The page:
Still Cold

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In a 1993 foreword to his classic, The Spy Who Came In From the Cold (1963), Le Carree, who, in his role as an agent for the Secret Intelligence Service was stationed in Berlin when the Wall went up, declared it a symbol of “an ideology gone mad,” guarded by “brainwashed little thugs.” For those who knew of his works, this was startling, for his metier had always been the moral equivalence between the Soviet Union and Great Britain.

“Our methods since World War II have resembled the enemy,” says Control, the leader of British intelligence. This is echoed by master spy George Smiley, who in a conversation with his opposite number, Karla, says there is little difference between his country and the Russian’s. In the early 1960s, this was subversive stuff. The zeitgeist was an unquestioning acceptance of the Cold War foundations of the West, and, Pussy Galore and the sexual athletics she inspired to the contrary, spies were worthy of glamourization in the person of James Bond. Small wonder that Kim Philby, an embedded Soviet mole who fled to the Soviet Union, and now, disappointed by the Soviets, also embraced moral equivalence, saw enough kinship to warrant a meeting; Le Carre refused to meet who he designated a “traitor.”

But by the late 60s, the zeitgeist caught up to Le Carre aka David Cornwell. The CIA stood revealed as violating its domestic charter by experimenting with LSD on citizens and bank rolling the magazine Encounter, that was a cultural offensive by its members, liberal anti-communists all, against the propaganda of the Politburo. On the foreign front, as revealed by the Church Committee (1975) investigations into CIA activity in the early 60s, the Agency engaged in assassination schemes. Partnered up with the Mafia (who wanted their casinos back from the nationalization of them by Fidel Castro), the CIA attempted, with the covert blessing of then President John F. Kennedy and especially his brother, Attorney General Bobby Kennedy, the assassination of El Commandante, via exploding cigars and poisoned wet suits; the latter to be given to Fidel as a “gift.”

The Spy garnered high praise, Graham Greene called it, “the best spy story I’ve ever read,,” while others christened it literature of the highest quality. As he accepted that he had elevated the spy story to literature, his books became heftier and pretentious and much more pulpy, without Ian Fleming’s saving grace of satire (the Bond movies dealt followed suit, retaining the double entrendre names of the bedmates, while adding throw-away jokes to lessen the impact of James’ wet-work). Le Carre’s novels also shared with the Fleming characters heroes and villains who were super-human in their intelligence. George Smiley, MI-6’s counterespionage expert, relegated to the sidelines in The Spy Who Came In From The Cold, now was front and center. In Le Carre’s hands, the battle between Smiley and Karla assumed epic proportions (at the conclusion of An Honourable Schoolboy,, Smiley, just in time, reveals a thorough knowledge of Chinese naval engineering).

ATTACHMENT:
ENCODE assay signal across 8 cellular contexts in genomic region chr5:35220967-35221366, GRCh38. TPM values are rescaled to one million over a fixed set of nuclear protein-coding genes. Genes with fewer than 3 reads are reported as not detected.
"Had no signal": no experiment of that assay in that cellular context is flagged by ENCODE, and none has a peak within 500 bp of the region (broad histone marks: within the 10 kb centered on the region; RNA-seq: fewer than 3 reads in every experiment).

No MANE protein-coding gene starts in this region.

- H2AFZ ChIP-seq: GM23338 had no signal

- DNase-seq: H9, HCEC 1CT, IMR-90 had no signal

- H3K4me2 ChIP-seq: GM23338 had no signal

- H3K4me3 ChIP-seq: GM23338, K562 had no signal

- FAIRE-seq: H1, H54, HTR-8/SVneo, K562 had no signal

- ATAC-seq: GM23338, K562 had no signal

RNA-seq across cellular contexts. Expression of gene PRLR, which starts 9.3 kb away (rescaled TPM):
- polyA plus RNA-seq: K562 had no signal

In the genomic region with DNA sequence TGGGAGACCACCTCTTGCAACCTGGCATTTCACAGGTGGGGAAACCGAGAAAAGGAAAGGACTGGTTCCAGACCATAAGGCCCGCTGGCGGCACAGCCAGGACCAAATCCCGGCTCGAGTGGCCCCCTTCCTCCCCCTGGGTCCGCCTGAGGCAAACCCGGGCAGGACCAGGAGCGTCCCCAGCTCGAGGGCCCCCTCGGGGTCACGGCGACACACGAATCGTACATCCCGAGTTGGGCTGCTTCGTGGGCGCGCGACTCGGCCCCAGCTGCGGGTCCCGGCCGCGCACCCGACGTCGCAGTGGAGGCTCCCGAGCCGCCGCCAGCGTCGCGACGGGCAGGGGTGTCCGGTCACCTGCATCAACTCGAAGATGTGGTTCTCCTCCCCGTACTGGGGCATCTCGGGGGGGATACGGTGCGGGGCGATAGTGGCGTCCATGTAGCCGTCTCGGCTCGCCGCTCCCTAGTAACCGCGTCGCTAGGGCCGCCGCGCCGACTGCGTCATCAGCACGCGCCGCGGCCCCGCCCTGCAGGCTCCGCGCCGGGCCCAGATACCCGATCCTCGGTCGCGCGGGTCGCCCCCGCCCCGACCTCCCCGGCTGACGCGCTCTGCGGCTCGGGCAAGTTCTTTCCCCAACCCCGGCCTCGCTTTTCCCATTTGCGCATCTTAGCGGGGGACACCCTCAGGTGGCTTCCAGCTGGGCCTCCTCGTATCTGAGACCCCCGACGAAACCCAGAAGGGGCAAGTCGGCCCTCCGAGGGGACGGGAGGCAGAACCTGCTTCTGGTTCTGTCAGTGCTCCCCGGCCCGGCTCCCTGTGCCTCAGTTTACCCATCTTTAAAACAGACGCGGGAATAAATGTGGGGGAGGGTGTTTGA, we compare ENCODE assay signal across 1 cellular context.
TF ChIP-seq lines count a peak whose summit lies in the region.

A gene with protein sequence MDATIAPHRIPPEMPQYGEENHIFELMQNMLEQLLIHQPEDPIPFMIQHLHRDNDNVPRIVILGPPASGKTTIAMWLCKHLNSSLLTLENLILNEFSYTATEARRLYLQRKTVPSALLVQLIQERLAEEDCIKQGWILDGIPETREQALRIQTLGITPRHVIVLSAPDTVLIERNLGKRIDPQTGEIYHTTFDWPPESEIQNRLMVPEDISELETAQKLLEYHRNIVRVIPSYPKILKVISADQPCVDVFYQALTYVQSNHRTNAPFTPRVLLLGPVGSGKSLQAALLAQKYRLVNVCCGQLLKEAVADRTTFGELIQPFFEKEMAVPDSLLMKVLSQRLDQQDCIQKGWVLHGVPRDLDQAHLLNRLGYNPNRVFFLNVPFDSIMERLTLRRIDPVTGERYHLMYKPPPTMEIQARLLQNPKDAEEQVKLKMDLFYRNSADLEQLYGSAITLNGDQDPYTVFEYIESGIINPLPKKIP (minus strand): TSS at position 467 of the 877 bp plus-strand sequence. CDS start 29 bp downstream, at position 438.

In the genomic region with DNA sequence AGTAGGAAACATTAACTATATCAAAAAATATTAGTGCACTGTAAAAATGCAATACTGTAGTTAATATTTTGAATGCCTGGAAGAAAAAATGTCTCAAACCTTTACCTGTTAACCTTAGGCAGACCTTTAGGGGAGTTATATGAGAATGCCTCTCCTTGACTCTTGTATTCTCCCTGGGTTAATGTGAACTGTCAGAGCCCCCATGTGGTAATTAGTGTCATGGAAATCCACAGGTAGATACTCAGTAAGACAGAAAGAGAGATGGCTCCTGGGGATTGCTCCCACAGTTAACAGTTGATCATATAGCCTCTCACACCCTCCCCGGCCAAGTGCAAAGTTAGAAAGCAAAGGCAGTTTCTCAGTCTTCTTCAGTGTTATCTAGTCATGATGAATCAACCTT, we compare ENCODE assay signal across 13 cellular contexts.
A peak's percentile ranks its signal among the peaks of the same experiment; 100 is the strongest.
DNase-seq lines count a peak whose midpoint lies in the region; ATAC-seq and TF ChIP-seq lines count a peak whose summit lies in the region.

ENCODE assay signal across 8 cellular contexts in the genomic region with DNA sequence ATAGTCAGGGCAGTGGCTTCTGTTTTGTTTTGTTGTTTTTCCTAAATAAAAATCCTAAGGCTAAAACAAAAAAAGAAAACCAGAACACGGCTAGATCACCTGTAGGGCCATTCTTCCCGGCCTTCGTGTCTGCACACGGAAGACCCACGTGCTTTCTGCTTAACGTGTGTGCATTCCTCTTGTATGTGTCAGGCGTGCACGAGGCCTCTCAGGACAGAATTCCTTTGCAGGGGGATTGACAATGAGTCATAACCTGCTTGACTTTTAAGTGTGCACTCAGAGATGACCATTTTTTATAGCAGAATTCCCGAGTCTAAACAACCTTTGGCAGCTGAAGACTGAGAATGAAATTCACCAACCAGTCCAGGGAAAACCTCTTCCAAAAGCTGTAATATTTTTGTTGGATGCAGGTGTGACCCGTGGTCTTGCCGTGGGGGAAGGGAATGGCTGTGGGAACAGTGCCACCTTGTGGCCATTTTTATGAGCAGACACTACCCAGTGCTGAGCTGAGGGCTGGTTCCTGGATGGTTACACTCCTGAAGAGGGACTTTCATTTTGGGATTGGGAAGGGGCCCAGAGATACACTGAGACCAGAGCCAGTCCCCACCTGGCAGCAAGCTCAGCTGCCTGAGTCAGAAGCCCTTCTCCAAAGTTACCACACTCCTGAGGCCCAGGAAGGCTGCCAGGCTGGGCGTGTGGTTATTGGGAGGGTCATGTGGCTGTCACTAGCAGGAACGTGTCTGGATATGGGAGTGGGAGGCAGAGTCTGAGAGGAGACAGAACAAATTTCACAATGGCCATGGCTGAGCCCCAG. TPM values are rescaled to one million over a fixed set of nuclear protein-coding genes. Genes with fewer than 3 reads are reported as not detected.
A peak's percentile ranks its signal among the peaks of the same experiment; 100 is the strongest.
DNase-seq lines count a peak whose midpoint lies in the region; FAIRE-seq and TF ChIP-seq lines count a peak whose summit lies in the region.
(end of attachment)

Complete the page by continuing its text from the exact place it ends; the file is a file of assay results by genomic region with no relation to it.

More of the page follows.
One of the achievement’s of Adam Sisman’s excellent biography is to risk anger by Le Carre, who, in a revealing slip of the tongue, has “blessed” this effort. He follows the author’s script as to how, in a sense, his background made him ideal for intelligence work. Abandoned by his mother at the age of 5, Le Carre/Cornwell was left to his devices thanks to his father, a traveling con-man. Although their relationship was difficult, Sisman shows how his father’s constant lying and secrecy fascinated the son. Taking the usual route for a spy which involved studying languages in college, Le Carre went from a stint in the regular army to its Intelligence branch. He spent the early part of the 1950s, serving as a German interrogator in Austria,where he interrogated escapees from the Iron Curtain. From there, he began, which was at first, a light relationship with MI-5, where he spied on far-left groups to uncover embedded Soviet moles. Le Carre joined MI-6 in 1960, and bore witness to what was perhaps the most shocking moment for the Service: the defection of Kim Philby, a Soviet mole who was in charge of the anti-Soviet division of British Intelligence. Le Carre was personally affected by this; his career as an intelligence officer ended when Philby betrayed the agents the author ran to the KGB.

Sisman shows how henceforth, Le Carre was obsessed with Philby and expressed his hatred of him in novels. In Tinker, Tailor, Soldier Spy (1974), Le Carre engages in wish fulfillment: the Philby-character is outed by Smiley and then murdered by one of the British agents who the Philby character betrayed to the Russians.

But Sisman also shows the blemishes. Le Carre’s politics were bizarre. Cheering the demise of the Soviet Union, he called on the West to also dismantle their own weaponry; not the smartest move with Sept. 11th a mere decade away. He also championed the same kind of censorship he attacked the Russians for in the Salmon Rushdie affair. Rushdie, who wrote a satirical and critical examination of Muslim thought in the Satanic Verses, was targeted for assassination by Iran, who urged Muslims everywhere to kill the “blasphemous” author. While condemning the fatwa, Le Carre took the side of those who refused to sell the book: “I don’t think it is given to any of us to be impertinent to great religions with impunity” (Le Carre later regretted this action).

Sisman’s work is exemplary. It is a complicated look at a complicated and oft times frustrating writer.

Ron Capshaw is a Senior Contributor to The Liberty Conservative from Midlothian, Va. His work has appeared in National Review, The Weekly Standard, and the American Spectator.